Lining up Dimitar Berbatov alongside the much-lamented Fernando Torres today and it’s not hard to see that the best striker in London is arguably the Bulgarian frontman.
Berbatov’s career seemed to be in disarray at Manchester United, who for some reason, treated Blagoevgrad’s favourite son rather badly. United paid £ 30m for him and despite having a good scoring record – 48 goals in 108 games – used him sparingly in his final season. His form at Fulham reveals that Alex Ferguson made an uncharacteristic error in the man management stakes.
Berbatov’s apparent lack of energy – he defines the word languid – is more than compensated by his use of the ball, his deft footwork and the effortless manner in which he finds the back of the net. There are very obvious comparisons with Eric Cantona.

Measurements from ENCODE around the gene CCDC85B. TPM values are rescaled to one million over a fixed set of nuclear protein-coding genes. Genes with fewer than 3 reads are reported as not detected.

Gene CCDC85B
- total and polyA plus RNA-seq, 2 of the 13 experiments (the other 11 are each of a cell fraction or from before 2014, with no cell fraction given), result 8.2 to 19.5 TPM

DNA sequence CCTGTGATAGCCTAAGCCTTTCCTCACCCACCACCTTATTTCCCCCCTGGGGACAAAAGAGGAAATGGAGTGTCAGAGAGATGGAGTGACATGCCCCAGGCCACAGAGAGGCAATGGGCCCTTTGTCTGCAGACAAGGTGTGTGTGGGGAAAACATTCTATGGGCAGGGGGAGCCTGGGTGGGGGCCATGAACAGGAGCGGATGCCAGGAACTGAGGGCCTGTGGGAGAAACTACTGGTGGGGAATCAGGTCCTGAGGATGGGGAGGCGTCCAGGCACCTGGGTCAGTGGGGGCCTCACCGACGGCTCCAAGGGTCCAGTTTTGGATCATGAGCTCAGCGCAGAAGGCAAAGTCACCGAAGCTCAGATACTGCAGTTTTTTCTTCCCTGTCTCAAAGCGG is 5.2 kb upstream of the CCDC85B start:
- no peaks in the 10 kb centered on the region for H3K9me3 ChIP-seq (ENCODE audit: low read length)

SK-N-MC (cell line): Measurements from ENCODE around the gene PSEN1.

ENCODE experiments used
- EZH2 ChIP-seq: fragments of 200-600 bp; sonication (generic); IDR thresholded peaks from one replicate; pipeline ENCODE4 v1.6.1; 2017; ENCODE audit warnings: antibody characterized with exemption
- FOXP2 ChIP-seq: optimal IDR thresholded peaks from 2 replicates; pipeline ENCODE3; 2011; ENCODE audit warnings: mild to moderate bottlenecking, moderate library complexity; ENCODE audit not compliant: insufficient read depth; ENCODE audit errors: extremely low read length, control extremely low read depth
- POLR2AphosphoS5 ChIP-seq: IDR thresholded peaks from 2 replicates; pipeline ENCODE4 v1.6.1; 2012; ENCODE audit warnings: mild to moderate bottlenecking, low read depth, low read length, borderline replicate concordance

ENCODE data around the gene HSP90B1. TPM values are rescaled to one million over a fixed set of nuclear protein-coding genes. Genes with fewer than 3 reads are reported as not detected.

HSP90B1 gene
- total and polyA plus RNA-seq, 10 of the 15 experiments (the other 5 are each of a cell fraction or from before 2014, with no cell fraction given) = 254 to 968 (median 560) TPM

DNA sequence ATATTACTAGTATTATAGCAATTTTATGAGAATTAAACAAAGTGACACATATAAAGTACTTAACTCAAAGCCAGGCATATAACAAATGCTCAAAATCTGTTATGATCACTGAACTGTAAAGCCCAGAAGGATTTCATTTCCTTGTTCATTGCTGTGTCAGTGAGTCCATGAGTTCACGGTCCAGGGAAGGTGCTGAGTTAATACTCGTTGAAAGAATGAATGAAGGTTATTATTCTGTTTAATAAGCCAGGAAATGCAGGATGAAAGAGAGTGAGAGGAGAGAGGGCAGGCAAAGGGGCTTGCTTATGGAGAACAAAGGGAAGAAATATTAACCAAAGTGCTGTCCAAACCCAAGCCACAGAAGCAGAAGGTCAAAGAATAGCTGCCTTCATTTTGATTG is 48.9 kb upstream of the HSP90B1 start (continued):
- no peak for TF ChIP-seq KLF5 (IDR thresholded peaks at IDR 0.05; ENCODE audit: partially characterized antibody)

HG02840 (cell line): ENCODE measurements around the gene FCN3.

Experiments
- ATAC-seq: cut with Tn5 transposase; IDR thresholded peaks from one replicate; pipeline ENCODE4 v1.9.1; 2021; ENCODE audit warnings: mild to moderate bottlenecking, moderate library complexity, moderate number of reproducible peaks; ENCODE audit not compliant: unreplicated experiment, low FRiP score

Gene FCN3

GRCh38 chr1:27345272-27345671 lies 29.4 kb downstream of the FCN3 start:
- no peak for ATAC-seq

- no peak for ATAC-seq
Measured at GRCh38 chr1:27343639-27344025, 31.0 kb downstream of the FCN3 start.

But Berbatov, now 31, could prolong his career by dropping deeper into midfield and becoming the chief orchestrator in whatever team he happens to be plying his trade with. There is an element of Johann Cruyff in Berbatov, the gesturing, pointing, directing Cruyff that pushed the ball around the pitch like a field marshall moving troops into position.
Berbatov has already scored five goals in eight games for Fulham and it is not hard to envisage him being among the Premier League’s top marksmen this season. It is equally possible that Fulham will not be his final port of call in 2013 as people start to realize what they are missing.